Here's Frances Crook of the Howard League on the general topic of prison reform writing for the WriteYou website:-
We need penal reform before it's too late
When the newly appointed Secretary of State for Justice and Lord (note, not Lady) Chancellor appeared before the Justice Select Committee last week she indicated that legislation on penal reform would come, but just not yet.
Michael Gove spent a year consulting on his plans for reform. David Cameron made a seminal speech setting out new principles focussed on redemption and compassion. This was all very wonderful and it did help to change the public, and media, discourse. But, over that year, prisons deteriorated and community supervision that had been privatised by Chris Grayling slowly decomposed.
Things are so bad in prisons that someone takes their own life every four days. There is a record number of unexplained deaths, probably caused by a toxic cocktail of drugs. People are locked up in cells the size of a public toilet, and have to defecate in front of their cell mate, with little or no ventilation in the cell. They spend most of the day in this cell, lying on a filthy bunk in dirty clothes.
The few men (95 per cent of the prison population are men) who get any work, potter about doing a bit of cleaning on the wings for five pounds a week. There are some workshops in some prisons, operating at around half time, but very little meaningful work. Prisons seem intent on proving that work is something that pays badly and is very dull.
The number of frontline officers in prisons was cut by about a third, making prisons unsafe for staff and inmates. With little to do and no one to turn to for help, prisoners are frustrated and angry. Prisons are now dangerous places.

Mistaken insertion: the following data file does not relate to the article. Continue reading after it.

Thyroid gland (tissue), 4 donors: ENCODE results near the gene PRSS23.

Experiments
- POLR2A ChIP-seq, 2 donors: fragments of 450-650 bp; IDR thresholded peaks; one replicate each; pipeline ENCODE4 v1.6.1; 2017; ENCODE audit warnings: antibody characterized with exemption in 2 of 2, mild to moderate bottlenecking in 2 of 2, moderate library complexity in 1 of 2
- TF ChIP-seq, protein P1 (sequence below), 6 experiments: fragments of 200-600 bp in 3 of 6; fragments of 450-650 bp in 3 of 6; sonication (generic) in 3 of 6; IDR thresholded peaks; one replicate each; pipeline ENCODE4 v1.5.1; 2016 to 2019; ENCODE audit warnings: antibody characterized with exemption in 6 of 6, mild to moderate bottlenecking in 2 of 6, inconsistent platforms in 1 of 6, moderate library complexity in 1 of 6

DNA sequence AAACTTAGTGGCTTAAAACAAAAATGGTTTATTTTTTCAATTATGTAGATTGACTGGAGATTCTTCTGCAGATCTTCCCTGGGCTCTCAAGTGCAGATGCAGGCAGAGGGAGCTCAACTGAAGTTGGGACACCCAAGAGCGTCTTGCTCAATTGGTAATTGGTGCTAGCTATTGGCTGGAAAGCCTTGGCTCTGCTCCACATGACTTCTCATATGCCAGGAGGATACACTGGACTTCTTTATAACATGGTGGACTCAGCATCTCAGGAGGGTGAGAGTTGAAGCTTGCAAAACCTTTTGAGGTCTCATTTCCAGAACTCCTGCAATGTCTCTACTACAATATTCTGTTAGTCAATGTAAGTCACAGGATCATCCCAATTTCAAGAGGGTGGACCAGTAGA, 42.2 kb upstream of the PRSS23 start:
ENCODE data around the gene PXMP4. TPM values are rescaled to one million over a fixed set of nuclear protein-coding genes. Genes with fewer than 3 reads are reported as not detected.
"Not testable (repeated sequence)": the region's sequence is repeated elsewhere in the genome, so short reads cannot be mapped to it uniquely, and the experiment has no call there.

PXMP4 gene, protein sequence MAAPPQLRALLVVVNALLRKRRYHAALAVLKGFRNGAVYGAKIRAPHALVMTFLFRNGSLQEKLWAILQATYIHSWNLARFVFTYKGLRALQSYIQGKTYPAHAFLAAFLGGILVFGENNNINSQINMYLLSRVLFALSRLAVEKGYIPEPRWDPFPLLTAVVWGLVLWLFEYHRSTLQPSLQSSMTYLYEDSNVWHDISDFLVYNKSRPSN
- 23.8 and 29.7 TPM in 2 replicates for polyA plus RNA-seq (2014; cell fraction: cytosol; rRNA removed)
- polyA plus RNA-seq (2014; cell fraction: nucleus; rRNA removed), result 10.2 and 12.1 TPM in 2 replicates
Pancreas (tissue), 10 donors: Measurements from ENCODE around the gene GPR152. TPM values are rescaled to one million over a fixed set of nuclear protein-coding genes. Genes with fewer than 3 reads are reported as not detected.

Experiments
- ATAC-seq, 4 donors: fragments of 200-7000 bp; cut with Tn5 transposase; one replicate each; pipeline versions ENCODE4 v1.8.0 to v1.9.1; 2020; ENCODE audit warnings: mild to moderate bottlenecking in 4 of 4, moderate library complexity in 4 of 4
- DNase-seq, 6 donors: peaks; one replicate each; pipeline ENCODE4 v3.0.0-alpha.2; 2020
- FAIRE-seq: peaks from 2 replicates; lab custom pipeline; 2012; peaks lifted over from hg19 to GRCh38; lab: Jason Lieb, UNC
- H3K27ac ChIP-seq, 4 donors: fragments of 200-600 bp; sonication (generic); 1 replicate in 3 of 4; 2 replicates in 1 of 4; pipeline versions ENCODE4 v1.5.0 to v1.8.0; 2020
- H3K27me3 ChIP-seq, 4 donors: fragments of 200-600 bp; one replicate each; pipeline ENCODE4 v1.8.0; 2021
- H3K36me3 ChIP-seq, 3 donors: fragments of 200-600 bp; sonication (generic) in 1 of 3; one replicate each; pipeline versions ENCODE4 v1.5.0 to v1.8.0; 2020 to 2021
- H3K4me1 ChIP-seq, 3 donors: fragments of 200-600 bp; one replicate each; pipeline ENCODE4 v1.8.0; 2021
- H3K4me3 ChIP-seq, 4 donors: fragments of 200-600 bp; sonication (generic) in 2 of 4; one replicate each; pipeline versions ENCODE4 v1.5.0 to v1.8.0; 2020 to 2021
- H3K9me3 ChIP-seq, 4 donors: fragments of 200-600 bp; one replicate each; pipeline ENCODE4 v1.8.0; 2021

Quietly, there has been a recent reversal. The Ministry of Justice has launched a recruitment drive to get more staff into jails. The problem is that new staff do not stay. They do the few weeks training and once they get onto the landings and experience the challenges they leave.
Something has to be done. I don’t think that waiting for some convoluted legislation next year will do the trick. Something has to be done now. Too many people are dying, too many young men are tying a ligature round their neck in the quiet lonely night in their cell and dying by strangulation.
The Howard League developed a radical plan of action that would save lives, save the taxpayers money and deliver a safe prison system designed for a purpose. We put it together for the spending review last year. We suggested that the prison population should be cut to the level it was under Margaret Thatcher. This could be achieved by abolishing short sentences that only interrupt already chaotic lives, limit the use of custodial remands as 70 per cent of the people remanded by magistrates do not get a prison sentence, curtailing recalls, using women’s centres instead of prison, speeding up parole and ending sentence inflation.
New ministers must have a think and will always want to develop their own policies. But she just cannot take too long. Elizabeth Truss needs to take action, as prisons are in meltdown and people are dying.